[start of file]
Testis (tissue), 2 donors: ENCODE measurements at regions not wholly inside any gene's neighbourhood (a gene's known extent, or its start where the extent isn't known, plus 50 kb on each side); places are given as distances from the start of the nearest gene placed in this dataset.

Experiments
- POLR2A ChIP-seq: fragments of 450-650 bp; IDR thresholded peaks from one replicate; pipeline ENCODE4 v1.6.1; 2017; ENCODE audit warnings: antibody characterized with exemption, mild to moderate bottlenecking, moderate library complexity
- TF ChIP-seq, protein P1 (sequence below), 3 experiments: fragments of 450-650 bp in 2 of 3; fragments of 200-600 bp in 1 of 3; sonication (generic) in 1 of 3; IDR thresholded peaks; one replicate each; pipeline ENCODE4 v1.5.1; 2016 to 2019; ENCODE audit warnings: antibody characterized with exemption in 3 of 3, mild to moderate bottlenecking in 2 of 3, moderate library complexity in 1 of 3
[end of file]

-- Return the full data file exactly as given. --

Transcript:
Testis (tissue), 2 donors: ENCODE measurements at regions not wholly inside any gene's neighbourhood (a gene's known extent, or its start where the extent isn't known, plus 50 kb on each side); places are given as distances from the start of the nearest gene placed in this dataset.

Experiments
- POLR2A ChIP-seq: fragments of 450-650 bp; IDR thresholded peaks from one replicate; pipeline ENCODE4 v1.6.1; 2017; ENCODE audit warnings: antibody characterized with exemption, mild to moderate bottlenecking, moderate library complexity
- TF ChIP-seq, protein P1 (sequence below), 3 experiments: fragments of 450-650 bp in 2 of 3; fragments of 200-600 bp in 1 of 3; sonication (generic) in 1 of 3; IDR thresholded peaks; one replicate each; pipeline ENCODE4 v1.5.1; 2016 to 2019; ENCODE audit warnings: antibody characterized with exemption in 3 of 3, mild to moderate bottlenecking in 2 of 3, moderate library complexity in 1 of 3